Retailers are using Instagram-driven installations to drive traffic

The latest evolution of experiential retail is not just about hands-on experiences like getting a blowout (Dyson) or taking a photo class (Apple). Increasingly, the new experiences are Instagram-friendly, immersive installations that provide shoppers social capital in the form of “likes,” while success for retailers is measured in both foot traffic and social mentions.

This latest iteration builds on the popularity of pop-ups: Often temporary, the hashtag, not the hard sell, is the obvious (visible) focus.

“Social media is not only for friends and family, it’s where she gets her news and inspiration, and where she is getting style tips and hacks,” said ModCloth’s Kelsie Pelletier, senior marketing manager. “As a brand, that is the No. 1 way to communicate with your customer.”

ModCloth completed this week a first-of-its-kind installation in its new San Francisco FitShop (which carries samples, from which customers can place online orders). For two weeks, shoppers could be styled wearing Modcloth and then photographed by a professional photographer; they then receive both a digital file and a printed photo, each enhanced with custom illustrations. These images also appeared on dynamic digital walls in the store — essentially making the customers the models and providing them with a professionally photographed image ripe for sharing.

“We think about wearing art and having clothes make a statement,but what if your style is the artwork?” Pelletier said. “We have so many options when it comes to where to buy clothes, so why wouldn’t you go somewhere that feels inspiring? This generation wants to feel inspired and artistic and creative — and shopping for clothes is no different.”

The concept, thus, was two-fold: Provide the ModCloth community with an authentic-feeling experience outside of the home, and give them a memento to share afterward. It was also an opportunity to build awareness of the new permanent space, which quietly opened in June in San Francisco’s Fillmore District. (San Francisco, ModCloth’s home base, was the first city to test a physical presence for the brand, which also has stores in Austin and Washington, D.C.)

During the two-week test, ModCloth took more than 250 unique portraits, and the project had almost 5 million social media impressions. Posts with #WomenofSF had a 96 percent positive or neutral sentiment, and the store saw an increase in visitors.

This concept builds on installations and ephemeral museums like The Color Factory, The Museum of Ice Cream and 29 Rooms, which feature visually stunning spaces that are incredibly photo-friendly, and incredibly popular. “That type of space is popping up everywhere,” said Pelletier, who visited 29 Rooms and was inspired by the immersive infinity rooms created by artist Yayoi Kusama. “As a brand, you can’t ignore that.”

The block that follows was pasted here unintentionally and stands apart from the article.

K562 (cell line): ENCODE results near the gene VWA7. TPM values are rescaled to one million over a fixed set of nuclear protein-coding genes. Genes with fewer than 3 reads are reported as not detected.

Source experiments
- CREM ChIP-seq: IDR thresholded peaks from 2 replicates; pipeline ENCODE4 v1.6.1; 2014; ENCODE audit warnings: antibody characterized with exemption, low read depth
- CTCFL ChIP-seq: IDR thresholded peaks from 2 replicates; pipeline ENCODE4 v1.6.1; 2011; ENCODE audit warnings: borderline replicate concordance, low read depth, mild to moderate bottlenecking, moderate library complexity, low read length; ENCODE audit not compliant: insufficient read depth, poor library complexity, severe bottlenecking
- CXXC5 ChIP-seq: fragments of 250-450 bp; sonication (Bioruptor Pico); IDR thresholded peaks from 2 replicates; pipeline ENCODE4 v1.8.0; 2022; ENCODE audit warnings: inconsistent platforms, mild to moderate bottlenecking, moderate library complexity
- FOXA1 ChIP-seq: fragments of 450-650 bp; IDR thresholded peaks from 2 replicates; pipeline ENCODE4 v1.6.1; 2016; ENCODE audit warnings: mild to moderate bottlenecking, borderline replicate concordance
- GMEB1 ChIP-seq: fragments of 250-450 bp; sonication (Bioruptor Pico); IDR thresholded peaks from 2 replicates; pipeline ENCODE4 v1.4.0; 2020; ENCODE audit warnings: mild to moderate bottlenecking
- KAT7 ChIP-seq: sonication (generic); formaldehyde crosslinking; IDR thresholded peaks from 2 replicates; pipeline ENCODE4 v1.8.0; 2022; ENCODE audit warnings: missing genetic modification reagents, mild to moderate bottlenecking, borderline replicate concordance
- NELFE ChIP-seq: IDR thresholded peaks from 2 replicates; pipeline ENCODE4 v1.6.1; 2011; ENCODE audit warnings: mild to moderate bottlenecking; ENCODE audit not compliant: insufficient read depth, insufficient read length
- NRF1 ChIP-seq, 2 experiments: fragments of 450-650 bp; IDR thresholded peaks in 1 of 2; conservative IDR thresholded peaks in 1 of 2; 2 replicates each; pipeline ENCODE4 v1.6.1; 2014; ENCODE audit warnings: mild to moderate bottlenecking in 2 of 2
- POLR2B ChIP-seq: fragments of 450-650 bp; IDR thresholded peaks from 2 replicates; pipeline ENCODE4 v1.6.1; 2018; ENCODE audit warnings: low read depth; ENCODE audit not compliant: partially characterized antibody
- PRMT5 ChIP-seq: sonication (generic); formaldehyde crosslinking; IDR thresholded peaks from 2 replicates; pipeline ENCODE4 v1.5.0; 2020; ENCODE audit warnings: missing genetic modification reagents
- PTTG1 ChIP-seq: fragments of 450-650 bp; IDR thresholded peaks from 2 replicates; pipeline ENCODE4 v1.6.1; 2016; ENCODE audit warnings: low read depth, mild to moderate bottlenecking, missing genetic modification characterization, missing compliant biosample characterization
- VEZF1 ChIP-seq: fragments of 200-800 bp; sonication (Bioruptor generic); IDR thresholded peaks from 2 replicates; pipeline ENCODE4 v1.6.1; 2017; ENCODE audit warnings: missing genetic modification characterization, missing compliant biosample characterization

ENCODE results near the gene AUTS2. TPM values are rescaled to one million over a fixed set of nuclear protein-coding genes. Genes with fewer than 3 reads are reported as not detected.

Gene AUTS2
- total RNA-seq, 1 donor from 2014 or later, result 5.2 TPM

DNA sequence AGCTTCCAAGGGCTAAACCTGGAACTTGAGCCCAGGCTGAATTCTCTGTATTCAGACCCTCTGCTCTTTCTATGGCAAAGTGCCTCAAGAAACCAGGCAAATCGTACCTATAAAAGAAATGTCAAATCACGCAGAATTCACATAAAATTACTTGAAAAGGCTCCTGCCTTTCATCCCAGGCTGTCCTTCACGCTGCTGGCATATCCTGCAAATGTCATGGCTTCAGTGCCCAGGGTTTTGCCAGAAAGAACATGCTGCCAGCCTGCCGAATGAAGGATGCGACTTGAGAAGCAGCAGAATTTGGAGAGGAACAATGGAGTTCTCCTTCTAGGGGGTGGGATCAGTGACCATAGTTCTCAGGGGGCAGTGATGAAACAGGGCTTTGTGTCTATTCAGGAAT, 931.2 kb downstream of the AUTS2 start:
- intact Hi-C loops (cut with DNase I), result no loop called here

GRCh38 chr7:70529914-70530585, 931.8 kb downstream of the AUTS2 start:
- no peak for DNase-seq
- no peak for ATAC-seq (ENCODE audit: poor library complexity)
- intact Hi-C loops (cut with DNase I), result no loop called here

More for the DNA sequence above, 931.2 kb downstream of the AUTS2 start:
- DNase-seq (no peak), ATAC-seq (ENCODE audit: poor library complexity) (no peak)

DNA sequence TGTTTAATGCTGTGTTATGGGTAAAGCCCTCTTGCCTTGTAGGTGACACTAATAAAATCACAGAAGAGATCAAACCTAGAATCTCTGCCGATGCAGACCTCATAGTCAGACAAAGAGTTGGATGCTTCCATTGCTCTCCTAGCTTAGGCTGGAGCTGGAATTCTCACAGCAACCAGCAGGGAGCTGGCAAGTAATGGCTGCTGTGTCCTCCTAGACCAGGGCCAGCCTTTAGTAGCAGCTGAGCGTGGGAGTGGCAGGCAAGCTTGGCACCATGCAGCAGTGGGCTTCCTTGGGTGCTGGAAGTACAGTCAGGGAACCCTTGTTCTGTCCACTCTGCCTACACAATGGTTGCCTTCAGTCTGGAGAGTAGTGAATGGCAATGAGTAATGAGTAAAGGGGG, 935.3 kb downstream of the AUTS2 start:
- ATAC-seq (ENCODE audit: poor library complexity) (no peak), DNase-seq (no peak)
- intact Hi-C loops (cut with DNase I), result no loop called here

At New York Fashion Week, for example, Saks created an It List Townhousewith Harper’s Bazaar and American Express, with items available to purchase on one level. Glossier took over a fried chicken cafefor a San Francisco pop-up, and its Los Angeles location includes a re-creation of an Arizona canyon. Called Glossier Canyon, it comes complete with nature sounds and a selfie mirror.

In June, Coach opened a three-room pop-up called Life Coach, including performances and themed rooms but no opportunity to purchase. In April, Cartier hosted a three-day, invite-only “social lab” to launch a watch with panel discussions and a big party — but no watches, except for those on the wrists of the celebs in attendance. And Brandless has held a few activations on college campuses that give away, rather than sell, products.

“We wanted to think about how to make shopping more than coming in to make a purchase,” Pelletier said of the ModCloth experiment. “If only one piece in the store feels like you, we won’t push you to be ‘head to toe.’”

In addition to being more affordable and more hospitable to experimentation, the impermanent nature of pop-up installations encourages repeat visits. Concept store Story, which Macy’s bought in May, is designed to completely overhaul its assortment and theme every six to eight weeks.

Founder Rachel Shechtman, who is also now the brand experience officer of Macy’s, said the model alone gives people a reason to return to see what’s new, comparing it to a new issue of a magazine. Story’s new “Home for the Holidays” iteration features 2,000 gifts from 350 vendors, but in the past, it has hosted events that aren’t as focused on selling — it housed a virtual reality meditation for its Wellness Story and beauty product testing for its Beauty Story, for example.

“Technology has trained more of us, young and more mature, to have an increased appetite for multi-sensory experiences, and therefore inspiring a demand for a high return on investment for the time — and money — we spend,” Shechtman said, pointing to short-term events such as ComplexCon, BeautyCon and Picnic.

She’s sees this concept becoming more standard going forward.

“Retail spaces overall will continue to be more community-centric and experiential,” she said. “With more screens and devices everywhere, any physical environment has the opportunity to create immersive engagement and give consumers an experience they can’t get sitting on their couch or in the back of a car looking at their phone.”

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